My question is, can I combine my voice recording and the text-to-speech audio in a single course? I mean combining organic voice  (OV) with an artificial voice (AV), or simply, using OVAV  in appropriate places and ways within a course.

 

For example, I can use OV in my promotional or self-introduction video to let learners have  a feel of my personality characteristics, and AV in the instructional videos where objectivity, factual information, illustrations and use of diverse teaching methods, will significantly make a course useful and appealing to learners.

 

You can also contribute to this issue by giving more examples on using  OVAV  in appropriate places and ways within a course.  Thank you.

 

 

ANAC
Trailblazer Trailblazer
Trailblazer

Out of interest and completely just for fun, I created the videos for a mini course ( it was never published here or anywhere, but I wanted to play).

 

For each video, I introduced the learning points in own voice. The video lecture itself, used a realistic voice from elenvenlabs. It sounded perfect! then I summarised at the end in my own voice. The really interesting part was that for each subsequent video lesson, I chose a different VO from elevenlabs and alternated between male and female VO's. In total I had used four different VO's, plus me.

 

I then shared my series of videos in their learning sequence, with some friends and they all agreed it kept their interest and retention better. 

 

It was a small personal experiment but gave me a lot to think about. 

 

For today's online students, so many are hooked on the quick TikTok  culture of videos and some just like to read the subtitles only, or listen to audio in the car on the way to work. Keeping learners engaged is changing and experimenting was fun, but also informative. 

 

It's just food for thought and wouldn't work for many types of courses, but it was interesting to do.

Saisulaiman
Traveler Traveler
Traveler

Yes, combining organic voice (OV)  and  artificial voice (AV) wouldn't work for some types of courses. Courses teaching skills through demonstrations,  for example, require the voice and video of the instructor making explanations.

I like the experiment you've made.

ANAC
Trailblazer Trailblazer
Trailblazer

Totally agree. It works best where the video lecture is slides with a VO. I agree demonstrations need the presenter.

As a new member of the community I found that the Course Setup Lecture is useful. Thank you

IanBradley63
Traveler Traveler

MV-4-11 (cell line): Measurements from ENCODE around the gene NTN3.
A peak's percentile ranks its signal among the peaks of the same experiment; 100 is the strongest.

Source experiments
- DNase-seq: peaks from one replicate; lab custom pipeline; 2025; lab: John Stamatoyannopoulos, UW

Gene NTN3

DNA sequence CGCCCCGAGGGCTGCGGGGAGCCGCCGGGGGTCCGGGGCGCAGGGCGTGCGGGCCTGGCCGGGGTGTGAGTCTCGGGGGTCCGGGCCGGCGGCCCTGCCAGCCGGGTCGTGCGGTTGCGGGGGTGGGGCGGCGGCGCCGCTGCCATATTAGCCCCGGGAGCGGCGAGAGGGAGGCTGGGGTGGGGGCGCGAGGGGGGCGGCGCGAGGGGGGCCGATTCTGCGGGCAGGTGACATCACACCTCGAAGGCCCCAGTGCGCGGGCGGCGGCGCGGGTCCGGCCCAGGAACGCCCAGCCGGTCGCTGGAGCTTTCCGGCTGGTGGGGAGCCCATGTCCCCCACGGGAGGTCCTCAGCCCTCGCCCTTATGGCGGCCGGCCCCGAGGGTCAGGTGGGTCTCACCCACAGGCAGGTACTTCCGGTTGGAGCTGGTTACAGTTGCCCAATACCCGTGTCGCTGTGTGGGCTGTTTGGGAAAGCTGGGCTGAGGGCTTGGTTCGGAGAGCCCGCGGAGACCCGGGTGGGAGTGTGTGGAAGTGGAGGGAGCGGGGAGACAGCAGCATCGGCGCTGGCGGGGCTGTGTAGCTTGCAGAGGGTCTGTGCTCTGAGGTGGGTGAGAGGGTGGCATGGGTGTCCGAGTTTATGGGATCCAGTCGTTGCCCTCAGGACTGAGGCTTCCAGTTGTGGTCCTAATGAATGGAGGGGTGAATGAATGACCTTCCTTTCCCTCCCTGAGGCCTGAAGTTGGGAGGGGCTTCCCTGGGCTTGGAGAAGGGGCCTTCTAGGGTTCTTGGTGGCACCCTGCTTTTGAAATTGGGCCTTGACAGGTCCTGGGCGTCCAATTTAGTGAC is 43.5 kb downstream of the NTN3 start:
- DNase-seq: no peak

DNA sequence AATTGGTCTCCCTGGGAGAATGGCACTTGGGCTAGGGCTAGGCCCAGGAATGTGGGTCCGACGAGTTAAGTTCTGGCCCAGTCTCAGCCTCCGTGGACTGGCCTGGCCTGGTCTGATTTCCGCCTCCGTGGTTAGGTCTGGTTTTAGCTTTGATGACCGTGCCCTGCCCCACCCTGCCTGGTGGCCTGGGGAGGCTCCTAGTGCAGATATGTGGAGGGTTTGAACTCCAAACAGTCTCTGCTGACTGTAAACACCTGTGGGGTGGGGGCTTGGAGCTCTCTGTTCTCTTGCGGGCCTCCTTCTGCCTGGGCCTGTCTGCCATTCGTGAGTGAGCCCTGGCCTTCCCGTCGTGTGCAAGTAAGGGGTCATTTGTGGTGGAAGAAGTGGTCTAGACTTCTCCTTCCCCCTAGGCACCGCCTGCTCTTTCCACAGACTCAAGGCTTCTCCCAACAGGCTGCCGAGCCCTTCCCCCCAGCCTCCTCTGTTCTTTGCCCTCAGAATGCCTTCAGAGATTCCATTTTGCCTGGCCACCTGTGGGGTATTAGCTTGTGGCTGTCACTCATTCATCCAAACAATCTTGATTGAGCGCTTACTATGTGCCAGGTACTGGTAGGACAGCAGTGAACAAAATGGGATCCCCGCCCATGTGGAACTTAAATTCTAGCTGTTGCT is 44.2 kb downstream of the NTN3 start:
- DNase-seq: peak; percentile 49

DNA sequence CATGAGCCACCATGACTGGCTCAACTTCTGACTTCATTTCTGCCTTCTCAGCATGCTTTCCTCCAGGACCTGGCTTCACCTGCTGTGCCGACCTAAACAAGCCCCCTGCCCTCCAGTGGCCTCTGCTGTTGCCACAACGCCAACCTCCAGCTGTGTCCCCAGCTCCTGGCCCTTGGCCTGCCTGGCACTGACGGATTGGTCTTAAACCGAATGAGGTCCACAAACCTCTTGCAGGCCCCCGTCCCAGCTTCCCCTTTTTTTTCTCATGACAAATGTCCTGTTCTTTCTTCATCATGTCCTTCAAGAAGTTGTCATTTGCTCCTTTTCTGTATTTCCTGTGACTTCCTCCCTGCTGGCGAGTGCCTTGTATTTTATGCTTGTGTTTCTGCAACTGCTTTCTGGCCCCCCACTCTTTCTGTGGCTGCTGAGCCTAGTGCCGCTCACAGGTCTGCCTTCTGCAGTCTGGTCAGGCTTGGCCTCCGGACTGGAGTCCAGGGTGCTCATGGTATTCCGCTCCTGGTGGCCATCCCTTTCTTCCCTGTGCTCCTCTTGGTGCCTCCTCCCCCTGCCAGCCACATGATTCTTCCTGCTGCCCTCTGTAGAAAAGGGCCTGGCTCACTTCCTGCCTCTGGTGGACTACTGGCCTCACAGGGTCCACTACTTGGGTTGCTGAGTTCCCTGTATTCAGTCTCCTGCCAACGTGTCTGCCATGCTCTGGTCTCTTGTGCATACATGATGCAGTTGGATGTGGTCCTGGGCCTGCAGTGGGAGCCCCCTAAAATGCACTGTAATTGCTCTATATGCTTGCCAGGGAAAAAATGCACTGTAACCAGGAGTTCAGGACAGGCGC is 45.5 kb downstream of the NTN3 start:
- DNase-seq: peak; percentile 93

Traveler

Massively worried by this, very easy not just to abuse but basically copy someone's content straight off through the amazing work Udemy does with auto transcription. I'd hope to have more oversight and restrictions with these. It would be very easy to create a bot to create content that is just stolen work.

I understand that being able to teach in other languages is a plus, a non-native speaker can now use an AI learning model and then a text to speech to make course content, but this is only going to lead to subpar products. I am working with people to translate my more popular content into Spanish and Korean. That takes time, money and other experts to do, if I use AI then it won't be as good, won't translate the nuances and culture that the different languages need

junderwood
Storyteller Storyteller
Storyteller

Like some others here, I also had a medical issue that caused me to have an ongoing speech disability. I've struggled mightily to produce acceptable audio and found that even when students liked my content, many would give me a poor rating due to my speech being slurred at times. This is a great help for those of us who have the knowledge and desire to teach, but physical limitations. I agree with those who are worried about this because I can also see how this could be abused. I do think it is a good thing to allow those who need a little help to be able to avail themselves of current technology. For those who worry, would you feel better if those who use text-to-speech applications submitted medical proof of them having a speech disability due to a medical condition?

Cambota
Researcher
Researcher

That's good news. I was expectend Udemy to allow Text-to-speech content. It will allow us to expand our content to another langua and reach more stundents.
Thank you.

junderwood
Storyteller Storyteller
Storyteller